Monthly Archives: September 2014

Lowering standards – The biggest bait and switch in today’s society

The narrative that standards must be lowered or altered somehow for one group to compete with another is one of the biggest bait and switch scams going in today’s society. Before I begin, let me set the parameters of that statement. It is not a statement in absolutes. Standards that are proven to be unfair because they are in place for the express purpose of tipping the scales one way or another are not the standards I am referring to. Instead, the statement is about the standards that in their general framework are considered to be fair, not put in place to tip the scales, and are primarily looked at as being unfair because a group or groups of individuals historically perform poorly or exceedingly well as it relates to said standards. Now with that being said, let’s examine why the narrative is a scam.
The first reason is that it lessens the attention given to more substantial issues, such as the inherent obstacles that impact certain groups’ ability to succeed. High school and college entrance exams are a prime example of this. While the argument rages that the tests are unfair because certain socio-economic groups historically perform poorly on them, no one asks the more relevant question. Why is it that certain socio-economic groups fail to perform well on these tests? Is it that the education they are afforded in their elementary and secondary schools is not up to the same standards as those in the groups that are excelling at the test? Are there economic issues in their community which serve as contributing factor, such as the inability to obtain adequate prenatal health care, Certain groups have vested interests in the avoidance of such questions and by calling for the lowering of standards they can avoid the spotlight being shined upon them.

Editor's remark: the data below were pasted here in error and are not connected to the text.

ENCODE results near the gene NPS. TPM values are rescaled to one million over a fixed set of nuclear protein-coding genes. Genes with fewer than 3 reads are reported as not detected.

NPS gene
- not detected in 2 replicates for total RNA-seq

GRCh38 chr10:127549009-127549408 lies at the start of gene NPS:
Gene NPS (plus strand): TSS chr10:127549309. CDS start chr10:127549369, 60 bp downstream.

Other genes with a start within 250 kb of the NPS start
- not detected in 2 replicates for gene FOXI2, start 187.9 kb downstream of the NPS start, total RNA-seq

The second reason is that it provides a crutch to the same groups that the narrative purports to assist. Rather than saying as a group, we are not looking for a handout; we are looking for an opportunity. The narrative becomes the standards must be lowered/altered for us to keep up. This plants the subconscious thought that certain groups can not be expected to achieve at the same level as others unless given help. It also provides an excuse for some with-in the group for why they do not have to reach for greatness. Because someone is going to bring greatness to them, of course, this way of thinking is fundamentally flawed and dangerous because, as Nathaniel Branden stated:
If implicitly we teach people victimhood as their core self-identification, we are not teaching self-responsibility. We are teaching dependency and impotence. The danger is that they will feel “somebody has to do something, and that if the rescuer does not come they are doomed.”
The third and most significant reason to resist this narrative is that, in the end, it maintains the status quo it seeks to erase. While standards may be lowered/altered at one level, they most certainly will not be at the next one or the one after that. The perceived inferiority one has due to the knowledge that they may only be here because standards were lowered for them embeds in their mindset a sense of limitation and fear of failure, which in turn prevents them from even trying to climb higher. Worst yet, it removes the concept of personal exceptionalism. Because how can one expect to be exceptional if they believe they are only there because the system was altered to allow them to be there. In the end, the lowering of standards grants access to the first step on the ladder, but greatness remains reserved for those who work hard to achieve it as they climb to the ladder to the top.

Raising the minimum wage is a step – But it’s just the first one.

The calls for increasing the minimum wage continue to get louder, with four more states voting for measures to raise their minimum wages last Tuesday, bringing the overall number of states that have passed such laws to 29. At the same time, there is little doubt that raising the minimum wage is long overdue and an essential step in assisting individuals and families escape poverty. It is but one step up the socio-economic ladder. Real and sustainable progress toward eliminating poverty necessitates a multipronged approach. Two critical outlets to genuine economic empowerment, education, and workforce development training should be fully embraced and provided adequate funding.
The first and most important step to accomplishing this is ensuring that those individuals who have the power work tirelessly to remove inherent barriers to economic opportunity for all. This will not happen on its own, people affect change, and in this country, one of the most powerful ways to that is at the ballot box: Peter Edelman expressed that exact sentiment in a New York Times opinion article on July 28, 2012, in which he said: